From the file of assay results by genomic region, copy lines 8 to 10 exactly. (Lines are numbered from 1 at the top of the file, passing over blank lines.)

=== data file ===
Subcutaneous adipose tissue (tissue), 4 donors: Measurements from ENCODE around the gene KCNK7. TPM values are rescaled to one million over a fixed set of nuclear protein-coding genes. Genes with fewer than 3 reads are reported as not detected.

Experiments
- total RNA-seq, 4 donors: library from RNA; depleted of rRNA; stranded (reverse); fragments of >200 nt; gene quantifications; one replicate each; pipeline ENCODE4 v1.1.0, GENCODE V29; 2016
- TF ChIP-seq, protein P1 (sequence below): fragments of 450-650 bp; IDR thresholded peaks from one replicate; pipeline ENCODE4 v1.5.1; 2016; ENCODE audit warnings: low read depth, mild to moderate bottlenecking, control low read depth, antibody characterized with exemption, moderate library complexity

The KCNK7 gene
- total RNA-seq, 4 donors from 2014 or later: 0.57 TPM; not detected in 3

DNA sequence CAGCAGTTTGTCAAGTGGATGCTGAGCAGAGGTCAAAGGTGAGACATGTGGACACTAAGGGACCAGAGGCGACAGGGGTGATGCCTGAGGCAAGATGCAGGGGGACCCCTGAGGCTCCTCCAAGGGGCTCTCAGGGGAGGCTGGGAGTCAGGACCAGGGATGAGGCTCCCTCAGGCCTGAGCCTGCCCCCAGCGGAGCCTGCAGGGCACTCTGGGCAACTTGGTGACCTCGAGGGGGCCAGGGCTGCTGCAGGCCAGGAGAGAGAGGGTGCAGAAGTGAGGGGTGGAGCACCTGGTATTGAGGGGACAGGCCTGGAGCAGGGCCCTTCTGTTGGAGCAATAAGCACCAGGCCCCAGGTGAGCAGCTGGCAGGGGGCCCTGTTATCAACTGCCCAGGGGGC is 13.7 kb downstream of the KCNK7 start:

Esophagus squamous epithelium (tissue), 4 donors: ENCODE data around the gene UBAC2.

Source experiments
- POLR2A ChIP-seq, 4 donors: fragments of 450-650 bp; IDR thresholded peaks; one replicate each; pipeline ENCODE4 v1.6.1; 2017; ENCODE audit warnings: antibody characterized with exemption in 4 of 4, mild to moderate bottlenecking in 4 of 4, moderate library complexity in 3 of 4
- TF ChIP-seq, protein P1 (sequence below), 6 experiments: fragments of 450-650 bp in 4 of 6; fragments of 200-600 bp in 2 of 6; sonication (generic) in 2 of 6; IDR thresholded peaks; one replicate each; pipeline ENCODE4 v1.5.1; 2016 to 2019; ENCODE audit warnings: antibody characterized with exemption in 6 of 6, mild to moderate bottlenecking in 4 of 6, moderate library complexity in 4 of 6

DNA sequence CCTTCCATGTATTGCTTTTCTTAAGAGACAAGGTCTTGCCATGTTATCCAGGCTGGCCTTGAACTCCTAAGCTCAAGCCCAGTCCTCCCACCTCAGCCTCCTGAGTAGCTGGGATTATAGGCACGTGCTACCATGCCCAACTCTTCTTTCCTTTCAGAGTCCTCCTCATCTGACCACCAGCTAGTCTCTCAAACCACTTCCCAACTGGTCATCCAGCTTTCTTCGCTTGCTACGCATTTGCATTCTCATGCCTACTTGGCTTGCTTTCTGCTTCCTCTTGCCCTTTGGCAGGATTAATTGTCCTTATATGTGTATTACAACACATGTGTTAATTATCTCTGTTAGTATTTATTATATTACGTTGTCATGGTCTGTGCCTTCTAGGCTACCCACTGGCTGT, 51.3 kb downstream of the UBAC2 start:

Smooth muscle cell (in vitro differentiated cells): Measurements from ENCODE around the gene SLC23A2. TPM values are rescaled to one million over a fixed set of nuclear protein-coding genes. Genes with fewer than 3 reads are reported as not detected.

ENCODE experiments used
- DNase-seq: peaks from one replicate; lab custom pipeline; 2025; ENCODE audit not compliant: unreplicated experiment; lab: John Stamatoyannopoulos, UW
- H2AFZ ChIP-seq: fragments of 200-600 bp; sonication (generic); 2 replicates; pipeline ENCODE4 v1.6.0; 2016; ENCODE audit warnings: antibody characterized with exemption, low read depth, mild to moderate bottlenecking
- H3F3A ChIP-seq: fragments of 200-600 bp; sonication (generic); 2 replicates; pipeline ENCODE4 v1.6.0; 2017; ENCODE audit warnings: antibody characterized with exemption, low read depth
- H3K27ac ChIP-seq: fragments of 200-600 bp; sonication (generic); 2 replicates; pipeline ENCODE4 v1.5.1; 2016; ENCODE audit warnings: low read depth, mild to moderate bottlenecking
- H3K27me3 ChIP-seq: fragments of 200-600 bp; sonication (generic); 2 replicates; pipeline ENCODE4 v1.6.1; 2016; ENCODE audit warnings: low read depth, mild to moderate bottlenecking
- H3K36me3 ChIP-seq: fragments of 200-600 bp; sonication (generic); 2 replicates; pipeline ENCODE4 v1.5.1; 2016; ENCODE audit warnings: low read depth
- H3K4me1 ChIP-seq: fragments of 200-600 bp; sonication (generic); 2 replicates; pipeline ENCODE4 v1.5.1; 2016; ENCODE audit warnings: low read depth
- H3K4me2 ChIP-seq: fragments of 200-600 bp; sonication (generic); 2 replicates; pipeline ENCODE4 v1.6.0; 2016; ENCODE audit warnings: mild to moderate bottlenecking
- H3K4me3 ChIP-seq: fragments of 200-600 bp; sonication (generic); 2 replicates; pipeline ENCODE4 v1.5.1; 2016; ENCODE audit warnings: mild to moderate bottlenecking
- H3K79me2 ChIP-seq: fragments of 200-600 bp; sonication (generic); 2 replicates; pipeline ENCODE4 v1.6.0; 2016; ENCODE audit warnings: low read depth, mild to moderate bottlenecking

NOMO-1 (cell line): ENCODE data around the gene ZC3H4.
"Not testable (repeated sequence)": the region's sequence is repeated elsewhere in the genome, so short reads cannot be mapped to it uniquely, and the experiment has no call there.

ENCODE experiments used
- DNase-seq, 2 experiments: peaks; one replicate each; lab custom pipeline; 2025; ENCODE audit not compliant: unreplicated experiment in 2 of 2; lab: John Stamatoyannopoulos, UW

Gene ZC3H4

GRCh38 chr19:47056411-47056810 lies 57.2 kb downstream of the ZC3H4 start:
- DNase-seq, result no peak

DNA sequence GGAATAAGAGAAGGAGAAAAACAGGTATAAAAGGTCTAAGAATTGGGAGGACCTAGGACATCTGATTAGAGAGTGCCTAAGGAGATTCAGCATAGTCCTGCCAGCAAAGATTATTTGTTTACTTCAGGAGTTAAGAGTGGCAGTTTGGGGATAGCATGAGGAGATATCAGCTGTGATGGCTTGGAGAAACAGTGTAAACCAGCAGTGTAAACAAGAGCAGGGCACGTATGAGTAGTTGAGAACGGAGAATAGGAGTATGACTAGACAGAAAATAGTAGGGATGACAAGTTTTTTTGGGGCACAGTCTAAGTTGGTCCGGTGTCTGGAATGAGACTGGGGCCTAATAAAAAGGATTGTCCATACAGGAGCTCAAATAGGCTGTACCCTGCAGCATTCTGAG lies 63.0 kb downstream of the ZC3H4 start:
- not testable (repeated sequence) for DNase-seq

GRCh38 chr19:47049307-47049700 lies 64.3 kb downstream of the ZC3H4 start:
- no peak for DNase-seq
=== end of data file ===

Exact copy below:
Esophagus squamous epithelium (tissue), 4 donors: ENCODE data around the gene UBAC2.

Source experiments
- POLR2A ChIP-seq, 4 donors: fragments of 450-650 bp; IDR thresholded peaks; one replicate each; pipeline ENCODE4 v1.6.1; 2017; ENCODE audit warnings: antibody characterized with exemption in 4 of 4, mild to moderate bottlenecking in 4 of 4, moderate library complexity in 3 of 4